A RAID may save one from a disk failure but if the RAID system itself goes belly up having a row of good disks in the RAID chassis is of no use. In a typical consumer RAID there are several single points of failure, the most obvious being the RAID controller and power supply. If I had a small RAID system in my home, I would still need to back it up. It's much easier IMHO to just maintain a few different backups w/o the RAID.
Mirrored boot disks in the computer are fine but if you use those mirrored disks for anything else other than the OS, and human error or other corruption occurs, all you've done is made another copy of the problem on the 2nd disk. ;-)
I maintain a few different backups to external USB disks using different methods including Carbon Copy Cloner for fully bootable backups. If my internal Mac disk dies, I just boot up from the external disk and carry on until I fix/replace the internal disk. I do this on my music server as well as my work laptop.
Time Machine makes incremental backups with the ability to recover data from different points in time like an hour ago, a few hours ago, yesterday, a few days ago, a week ago, etc. etc. If I mistakenly make a change to a document, spreadsheet, or presentation, I can count on Time Machine to take be back to a version before my changes were made.
I also sync all the folders on my desktop to an external USB disk that is formatted with the MS-DOS FAT filesystem. If my work Mac dies completely, I can attach this USB disk to another Mac or even a (gasp!) Windows PC and have instant access to my latest and most important work related activities.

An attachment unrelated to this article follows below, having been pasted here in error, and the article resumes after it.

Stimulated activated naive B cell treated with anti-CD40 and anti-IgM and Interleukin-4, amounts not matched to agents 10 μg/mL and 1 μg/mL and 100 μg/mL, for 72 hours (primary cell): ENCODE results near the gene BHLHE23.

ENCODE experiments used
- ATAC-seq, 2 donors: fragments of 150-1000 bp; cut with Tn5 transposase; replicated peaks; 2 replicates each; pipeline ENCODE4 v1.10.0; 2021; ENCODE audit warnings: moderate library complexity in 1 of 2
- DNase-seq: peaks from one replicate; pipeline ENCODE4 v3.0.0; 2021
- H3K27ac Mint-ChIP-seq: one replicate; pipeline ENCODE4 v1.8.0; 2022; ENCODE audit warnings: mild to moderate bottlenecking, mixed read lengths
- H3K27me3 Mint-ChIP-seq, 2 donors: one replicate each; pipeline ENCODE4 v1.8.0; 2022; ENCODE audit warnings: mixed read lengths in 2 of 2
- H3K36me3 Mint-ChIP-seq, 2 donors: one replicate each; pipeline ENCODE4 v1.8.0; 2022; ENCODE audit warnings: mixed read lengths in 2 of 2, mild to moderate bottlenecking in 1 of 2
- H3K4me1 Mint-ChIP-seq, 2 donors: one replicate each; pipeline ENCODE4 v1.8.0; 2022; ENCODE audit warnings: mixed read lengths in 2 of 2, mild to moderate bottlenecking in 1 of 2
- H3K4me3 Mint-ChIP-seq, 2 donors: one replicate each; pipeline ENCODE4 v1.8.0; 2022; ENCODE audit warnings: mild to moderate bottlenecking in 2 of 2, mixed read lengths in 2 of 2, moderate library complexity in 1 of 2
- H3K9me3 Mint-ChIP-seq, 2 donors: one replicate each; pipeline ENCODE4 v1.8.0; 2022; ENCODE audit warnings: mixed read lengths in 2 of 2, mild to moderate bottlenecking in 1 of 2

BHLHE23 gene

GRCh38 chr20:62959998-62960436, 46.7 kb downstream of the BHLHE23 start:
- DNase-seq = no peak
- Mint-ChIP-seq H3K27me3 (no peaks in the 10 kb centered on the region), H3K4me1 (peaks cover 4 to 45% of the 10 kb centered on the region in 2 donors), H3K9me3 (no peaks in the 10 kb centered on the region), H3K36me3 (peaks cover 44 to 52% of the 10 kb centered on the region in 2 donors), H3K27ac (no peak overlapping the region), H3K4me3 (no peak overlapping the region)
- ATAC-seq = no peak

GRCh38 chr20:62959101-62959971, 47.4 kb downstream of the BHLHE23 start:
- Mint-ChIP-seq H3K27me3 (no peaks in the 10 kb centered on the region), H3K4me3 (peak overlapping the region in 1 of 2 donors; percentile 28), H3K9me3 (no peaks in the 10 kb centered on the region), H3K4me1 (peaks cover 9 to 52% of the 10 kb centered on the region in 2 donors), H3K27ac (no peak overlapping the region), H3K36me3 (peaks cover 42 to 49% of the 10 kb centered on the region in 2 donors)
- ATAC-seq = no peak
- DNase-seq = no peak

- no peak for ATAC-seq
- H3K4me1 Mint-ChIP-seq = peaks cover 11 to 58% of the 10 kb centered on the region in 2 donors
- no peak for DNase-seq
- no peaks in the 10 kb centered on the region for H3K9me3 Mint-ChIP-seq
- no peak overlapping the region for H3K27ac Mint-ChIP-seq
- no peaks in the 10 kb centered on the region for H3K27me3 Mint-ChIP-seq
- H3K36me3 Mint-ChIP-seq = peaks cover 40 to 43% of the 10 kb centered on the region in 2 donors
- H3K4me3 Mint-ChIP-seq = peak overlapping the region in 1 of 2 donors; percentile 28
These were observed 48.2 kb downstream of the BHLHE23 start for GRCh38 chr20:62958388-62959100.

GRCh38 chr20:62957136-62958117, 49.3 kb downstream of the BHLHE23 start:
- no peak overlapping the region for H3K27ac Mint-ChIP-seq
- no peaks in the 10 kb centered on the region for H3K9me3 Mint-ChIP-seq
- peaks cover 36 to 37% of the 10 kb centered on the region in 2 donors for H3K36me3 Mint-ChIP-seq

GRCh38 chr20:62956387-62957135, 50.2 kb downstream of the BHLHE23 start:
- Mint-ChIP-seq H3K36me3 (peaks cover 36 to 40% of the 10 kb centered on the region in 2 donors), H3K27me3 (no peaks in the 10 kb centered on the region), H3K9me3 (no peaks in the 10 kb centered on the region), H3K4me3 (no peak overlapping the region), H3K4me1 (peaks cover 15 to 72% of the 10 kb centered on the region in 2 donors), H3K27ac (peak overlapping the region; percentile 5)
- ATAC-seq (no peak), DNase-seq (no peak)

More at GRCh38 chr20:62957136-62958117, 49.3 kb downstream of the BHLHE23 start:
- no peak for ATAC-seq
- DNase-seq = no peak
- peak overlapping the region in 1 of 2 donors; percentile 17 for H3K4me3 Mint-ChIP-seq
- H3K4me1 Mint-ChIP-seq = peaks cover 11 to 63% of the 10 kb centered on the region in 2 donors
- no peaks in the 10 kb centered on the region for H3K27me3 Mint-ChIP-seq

And if that's not enough, my work laptop has a backup agent running on it which backs it up over the internet to two separate servers at "corporate" whenever I'm on the company network via VPN.
Additionally, we have iCloud backups for all of our iPhones, iPads, and certain Apps and data that cross over to our Macs including Calendar entries, Contacts, Reminders, spread sheets, presentations, etc. If I break or lose my iPhone, the provisioning of a new one would include fully restoring all of that data to the new iPhone.... seamlessly over wifi or the cellular data network. A lot of this data is also accessible to me via a web browser on any computer. None of my music is in iCloud... I have too much so I just use my USB disks.
The point is to have multiple backup and recovery methods. I have several that 'overlap'. And as you know, a RAID/NAS is not a backup. Much of the above is automated to "minimize complexity".
Good post, Abe.
For someone who isn't making real backups at all now, a simple first step would be to buy two USB hard drives. Each drive should have enough capacity to store all the data.
Make a full backup to each drive. Store one drive offsite (at a friend's house or the office.) Keep the other drive onsite and run incremental backups at intervals frequent enough that the loss of data since the last backup is acceptable in case of a problem. At an appropriate interval, swap the onsite and offsite backup drives.
There are lots of usable backup programs. I just use batch files that start robocopy. The batch files are scheduled to run daily automatically.
Like you, Abe, I had always avoided using a NAS at home. Last year I finally got one to facilitate sharing photo and music files with my wife. I incorporated the NAS into the backup process. At 8pm, the files on my PC are backed up to the NAS. At 9pm, the files on my wife's PC are backed up to the NAS. At ~11pm, the NAS backs up everything on the NAS to a 6 TB USB drive.
I also have Windows 10 recovery drives on USB thumb drives for each of our PCs and image backups. This makes recovery faster and less fiddly in case a boot drive fails.
my blog: http://carsmusicandnature.blogspot.com/